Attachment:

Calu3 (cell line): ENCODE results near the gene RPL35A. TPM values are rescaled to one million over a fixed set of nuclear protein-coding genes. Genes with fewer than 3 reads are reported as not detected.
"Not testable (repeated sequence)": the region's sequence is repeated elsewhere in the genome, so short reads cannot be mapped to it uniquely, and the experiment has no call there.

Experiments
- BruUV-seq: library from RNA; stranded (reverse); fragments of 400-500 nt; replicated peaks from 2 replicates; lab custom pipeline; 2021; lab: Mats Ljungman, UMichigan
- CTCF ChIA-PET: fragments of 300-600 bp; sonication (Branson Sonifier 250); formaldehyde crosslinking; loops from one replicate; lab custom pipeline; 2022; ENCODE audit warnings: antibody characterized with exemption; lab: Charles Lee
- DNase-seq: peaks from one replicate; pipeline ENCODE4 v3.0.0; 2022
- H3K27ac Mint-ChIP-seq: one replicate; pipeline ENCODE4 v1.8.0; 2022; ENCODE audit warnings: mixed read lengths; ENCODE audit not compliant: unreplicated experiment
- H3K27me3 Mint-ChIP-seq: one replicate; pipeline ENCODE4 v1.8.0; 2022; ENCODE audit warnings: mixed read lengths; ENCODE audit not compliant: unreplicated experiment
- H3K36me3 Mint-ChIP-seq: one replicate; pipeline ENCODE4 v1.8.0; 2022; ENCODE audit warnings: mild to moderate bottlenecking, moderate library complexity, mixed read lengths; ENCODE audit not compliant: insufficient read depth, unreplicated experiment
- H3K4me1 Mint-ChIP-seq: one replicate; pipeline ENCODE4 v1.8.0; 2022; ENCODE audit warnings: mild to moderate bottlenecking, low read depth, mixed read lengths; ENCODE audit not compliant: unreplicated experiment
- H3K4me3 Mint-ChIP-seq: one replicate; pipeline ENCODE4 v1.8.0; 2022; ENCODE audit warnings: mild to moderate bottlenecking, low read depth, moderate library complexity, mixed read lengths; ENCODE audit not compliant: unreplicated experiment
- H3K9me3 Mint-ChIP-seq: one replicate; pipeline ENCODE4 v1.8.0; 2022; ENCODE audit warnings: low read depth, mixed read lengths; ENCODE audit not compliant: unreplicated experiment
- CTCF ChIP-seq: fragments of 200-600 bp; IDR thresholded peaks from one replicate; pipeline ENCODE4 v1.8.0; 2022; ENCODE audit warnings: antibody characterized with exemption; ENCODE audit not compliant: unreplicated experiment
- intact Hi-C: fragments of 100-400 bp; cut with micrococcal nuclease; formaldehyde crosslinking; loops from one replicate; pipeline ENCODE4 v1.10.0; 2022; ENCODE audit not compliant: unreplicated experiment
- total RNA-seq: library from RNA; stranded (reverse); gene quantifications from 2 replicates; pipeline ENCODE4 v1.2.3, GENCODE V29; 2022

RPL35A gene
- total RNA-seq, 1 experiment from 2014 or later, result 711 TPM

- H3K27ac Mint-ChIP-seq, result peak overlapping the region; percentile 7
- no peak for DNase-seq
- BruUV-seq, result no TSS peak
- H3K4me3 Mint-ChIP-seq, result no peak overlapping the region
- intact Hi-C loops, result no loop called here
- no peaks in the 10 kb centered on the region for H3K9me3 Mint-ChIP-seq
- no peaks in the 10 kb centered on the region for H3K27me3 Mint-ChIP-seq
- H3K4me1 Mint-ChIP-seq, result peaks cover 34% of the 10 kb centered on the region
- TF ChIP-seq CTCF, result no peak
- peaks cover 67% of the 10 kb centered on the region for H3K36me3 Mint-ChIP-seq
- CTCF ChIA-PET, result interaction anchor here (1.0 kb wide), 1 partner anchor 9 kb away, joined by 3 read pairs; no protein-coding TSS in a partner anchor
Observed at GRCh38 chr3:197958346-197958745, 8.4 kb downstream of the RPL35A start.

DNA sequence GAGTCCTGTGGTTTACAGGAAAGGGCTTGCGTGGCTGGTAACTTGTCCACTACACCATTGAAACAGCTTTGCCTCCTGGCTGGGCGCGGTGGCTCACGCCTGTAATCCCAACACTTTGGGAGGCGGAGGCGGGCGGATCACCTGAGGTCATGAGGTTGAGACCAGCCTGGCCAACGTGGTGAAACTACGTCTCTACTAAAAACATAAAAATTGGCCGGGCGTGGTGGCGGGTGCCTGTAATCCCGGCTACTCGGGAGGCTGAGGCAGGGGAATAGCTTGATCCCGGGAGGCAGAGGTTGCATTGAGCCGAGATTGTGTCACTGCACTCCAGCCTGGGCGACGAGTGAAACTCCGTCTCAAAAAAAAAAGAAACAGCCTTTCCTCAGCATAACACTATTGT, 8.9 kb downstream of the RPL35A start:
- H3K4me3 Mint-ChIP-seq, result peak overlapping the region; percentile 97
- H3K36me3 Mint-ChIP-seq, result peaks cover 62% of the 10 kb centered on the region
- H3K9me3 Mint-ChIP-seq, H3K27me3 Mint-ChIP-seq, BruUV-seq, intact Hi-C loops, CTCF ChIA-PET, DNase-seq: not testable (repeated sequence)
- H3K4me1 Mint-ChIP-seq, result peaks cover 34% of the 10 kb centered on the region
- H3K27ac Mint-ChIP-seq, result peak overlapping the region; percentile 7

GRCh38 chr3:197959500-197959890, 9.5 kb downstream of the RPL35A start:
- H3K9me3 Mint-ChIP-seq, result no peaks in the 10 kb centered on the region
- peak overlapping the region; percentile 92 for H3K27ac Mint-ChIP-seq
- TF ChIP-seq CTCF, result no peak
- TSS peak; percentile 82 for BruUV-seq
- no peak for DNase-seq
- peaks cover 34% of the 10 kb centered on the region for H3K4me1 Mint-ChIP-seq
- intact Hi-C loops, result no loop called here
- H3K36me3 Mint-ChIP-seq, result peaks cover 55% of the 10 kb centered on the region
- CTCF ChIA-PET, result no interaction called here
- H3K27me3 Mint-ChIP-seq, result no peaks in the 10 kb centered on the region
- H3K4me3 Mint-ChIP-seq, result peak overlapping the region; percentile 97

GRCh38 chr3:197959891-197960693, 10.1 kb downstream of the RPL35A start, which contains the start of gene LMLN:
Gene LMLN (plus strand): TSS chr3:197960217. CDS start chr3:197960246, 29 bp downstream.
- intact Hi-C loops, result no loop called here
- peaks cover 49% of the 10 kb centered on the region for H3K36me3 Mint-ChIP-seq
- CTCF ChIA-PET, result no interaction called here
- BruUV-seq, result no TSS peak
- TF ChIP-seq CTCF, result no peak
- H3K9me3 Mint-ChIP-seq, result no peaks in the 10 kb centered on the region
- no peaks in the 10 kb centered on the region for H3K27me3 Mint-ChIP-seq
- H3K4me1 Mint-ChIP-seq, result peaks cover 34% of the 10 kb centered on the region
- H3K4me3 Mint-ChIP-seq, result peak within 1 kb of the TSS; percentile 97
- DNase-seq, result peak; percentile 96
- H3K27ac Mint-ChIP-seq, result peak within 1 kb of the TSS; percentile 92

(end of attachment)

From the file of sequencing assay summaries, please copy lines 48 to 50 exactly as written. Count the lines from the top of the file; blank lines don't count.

GRCh38 chr3:197959891-197960693, 10.1 kb downstream of the RPL35A start, which contains the start of gene LMLN:
Gene LMLN (plus strand): TSS chr3:197960217. CDS start chr3:197960246, 29 bp downstream.
- intact Hi-C loops, result no loop called here